Jesus' homestudy lasted about 33 years. God-the-social-worker made sure His house was stocked (John 14:3), made sure He had all the skills to get it done (Matthew 12:18), and put Jesus through the most intense personality test ever (Luke 4:1-13). The fifty-question survey is nothing by comparison, but the adoption rests on the qualification of the new parents. News stories abound showing there is no safety in adoptive parents who can't do the job. Children can only rest in the arms of parents who are strong and loving. God proved He has what it takes.

No matter how many people help, the adoption is the parent's responsibility. I honestly thought that the process of adoption was us throwing money at people and them doing things I didn't pay attention to. I couldn't have been more wrong. We were responsible for every piece of paper in the process.

None of this requires any effort on the part of the child. The child lives his life, eats chicken soup, grows, and plays with his dogs and cats. The big acceptance fee we had to pay went toward his expenses, including social workers and foster family. We were surrounded by social workers, admin clerks, government officials (in both countries) and more social workers. But, when it came down to it, we were responsible for the adoption, not them.

In the same way, God is responsible for adopting us. He uses preachers and friends and family and radio hosts, but in the end, He reaches down and says, "That one's mine." No one gets in between Him and His kids.

He is yours. He just doesn't know it yet. The time from referral (when we get the picture and have to answer, "Do you want this one?") to travel was only a few months. JT's social worker in Thailand was pregnant, and they wanted to clear her files before she delivered. But it was still a surreal experience.

I can't remember which child it was — I think Zahara. Angelina Jolie had picked her out, but the State Department hadn't authorized the adoption yet. So Angelina stayed in Africa with her. She got a lot of criticism, but what people don't realize is that the court doesn't dictate the moment the kid becomes the child of your heart. That usually happens much earlier, often when you get the first picture. Instead of, "We're adopting from Thailand," it becomes, "Our son is on a farm outside of Bangkok."

Predestination and free will are messy concepts, but from God's perspective, He has kids down here who don't yet know they belong to Him. They aren't in His arms, yet. They may not even know His name. But He can look down on Earth and say, "My daughter is in Bogota. I'm coming to get her pretty soon." Which almost sounds creepy, doesn't it? But in God's heart, it's already done. She belongs to Him.

For all intents and purposes, there is no difference between adopted kids and natural. Dave and Di had three kids by birth, but they'd always wanted to adopt. They went to Russia and found a boy nearly the same age as their middle son. You cannot tell which of the four kids is adopted. Scott and Chris, two pale, round-faced Southerners, went to China. They adopted a boy and a girl — both with albinism. You have never seen two Chinese kids who look more like their white parents!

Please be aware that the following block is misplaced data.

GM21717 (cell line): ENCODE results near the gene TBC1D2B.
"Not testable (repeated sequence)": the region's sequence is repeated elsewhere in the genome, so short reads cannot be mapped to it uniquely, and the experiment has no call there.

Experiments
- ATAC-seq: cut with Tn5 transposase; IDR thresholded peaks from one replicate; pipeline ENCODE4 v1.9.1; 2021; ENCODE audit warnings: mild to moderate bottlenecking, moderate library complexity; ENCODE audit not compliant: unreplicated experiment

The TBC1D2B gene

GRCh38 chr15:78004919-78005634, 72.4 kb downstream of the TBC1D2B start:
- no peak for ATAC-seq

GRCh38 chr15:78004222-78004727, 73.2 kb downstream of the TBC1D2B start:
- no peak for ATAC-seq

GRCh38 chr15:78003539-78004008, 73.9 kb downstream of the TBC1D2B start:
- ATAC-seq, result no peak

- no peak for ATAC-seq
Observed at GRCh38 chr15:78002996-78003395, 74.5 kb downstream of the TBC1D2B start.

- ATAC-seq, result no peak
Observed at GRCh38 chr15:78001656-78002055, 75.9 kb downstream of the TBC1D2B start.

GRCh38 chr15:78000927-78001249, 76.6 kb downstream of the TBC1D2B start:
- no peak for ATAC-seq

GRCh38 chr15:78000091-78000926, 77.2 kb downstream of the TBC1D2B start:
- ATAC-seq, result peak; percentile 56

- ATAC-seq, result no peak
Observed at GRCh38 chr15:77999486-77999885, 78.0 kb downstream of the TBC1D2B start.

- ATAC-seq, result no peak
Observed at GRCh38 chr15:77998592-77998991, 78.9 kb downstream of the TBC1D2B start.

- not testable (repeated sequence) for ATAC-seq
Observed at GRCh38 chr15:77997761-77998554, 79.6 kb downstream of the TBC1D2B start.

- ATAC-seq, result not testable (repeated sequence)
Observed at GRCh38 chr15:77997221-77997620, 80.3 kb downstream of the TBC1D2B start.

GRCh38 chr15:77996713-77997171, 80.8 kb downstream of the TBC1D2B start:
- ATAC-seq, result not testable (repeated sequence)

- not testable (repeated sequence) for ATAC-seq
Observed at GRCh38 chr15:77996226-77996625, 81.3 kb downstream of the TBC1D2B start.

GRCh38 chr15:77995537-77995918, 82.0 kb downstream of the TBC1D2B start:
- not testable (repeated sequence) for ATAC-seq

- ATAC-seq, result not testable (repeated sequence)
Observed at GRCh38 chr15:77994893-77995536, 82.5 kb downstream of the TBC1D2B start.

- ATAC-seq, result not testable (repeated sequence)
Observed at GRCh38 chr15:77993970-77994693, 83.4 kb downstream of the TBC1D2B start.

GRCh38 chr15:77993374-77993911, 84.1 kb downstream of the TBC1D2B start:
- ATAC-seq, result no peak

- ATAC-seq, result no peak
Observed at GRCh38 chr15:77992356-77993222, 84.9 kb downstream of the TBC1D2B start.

JT is from Thailand. Dev and I are Caucasian. It's pretty obvious. Well, to us. Funny how kids have no concept why that the black-haired, dark-skinned boy wouldn't be our kid. And when we lived in Hawaii people just assumed whichever parent was with him had married a local. He looks like he was born on the islands, and there are so many multi-ethnic marriages in Hawaii that people had no reason to think he was adopted.

Some people have a hard time understanding that it was always God's intent to call the Gentiles to Himself. They think we're second-class citizens that got the Jews' scraps. What they don't realize is that the Jews were adopted, too. God only has one Son — Jesus. God chose Abraham. He chose to adopt an individual to invite others to be adopted in. The whole predestination/free will argument is as confusing as the whole which-child-do-you-get issue, but in the end, the adopted kids are no different than the natural ones. They all grab hold of the dog's lips, lick rainwater off the car, use a push broom to clean the hood of the Mustang, drain your bank account, and call you, "Mommy."

I was right that God wanted me to have a kid, even if I didn't want one. His ways are higher, and all that. I knew He wanted me to understand myself and my relationship with Him better. I just never expected that part of the adoption process would be me understanding God more.

Next time: We thought we were adopting him, but he had to adopt us, too.

Adoption, The Series

Part 1: Adopting a New Way to Look at God
Part 2: Adopted by Father-God
Part 3: Adopting a New Life
Part 4: A Whole New World
Part 5: Adoption is Forever

TagsBiblical-Salvation  | Calvinism-Tulip  | Family-Life  | God-Father  | Personal-Life

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Published 4-28-11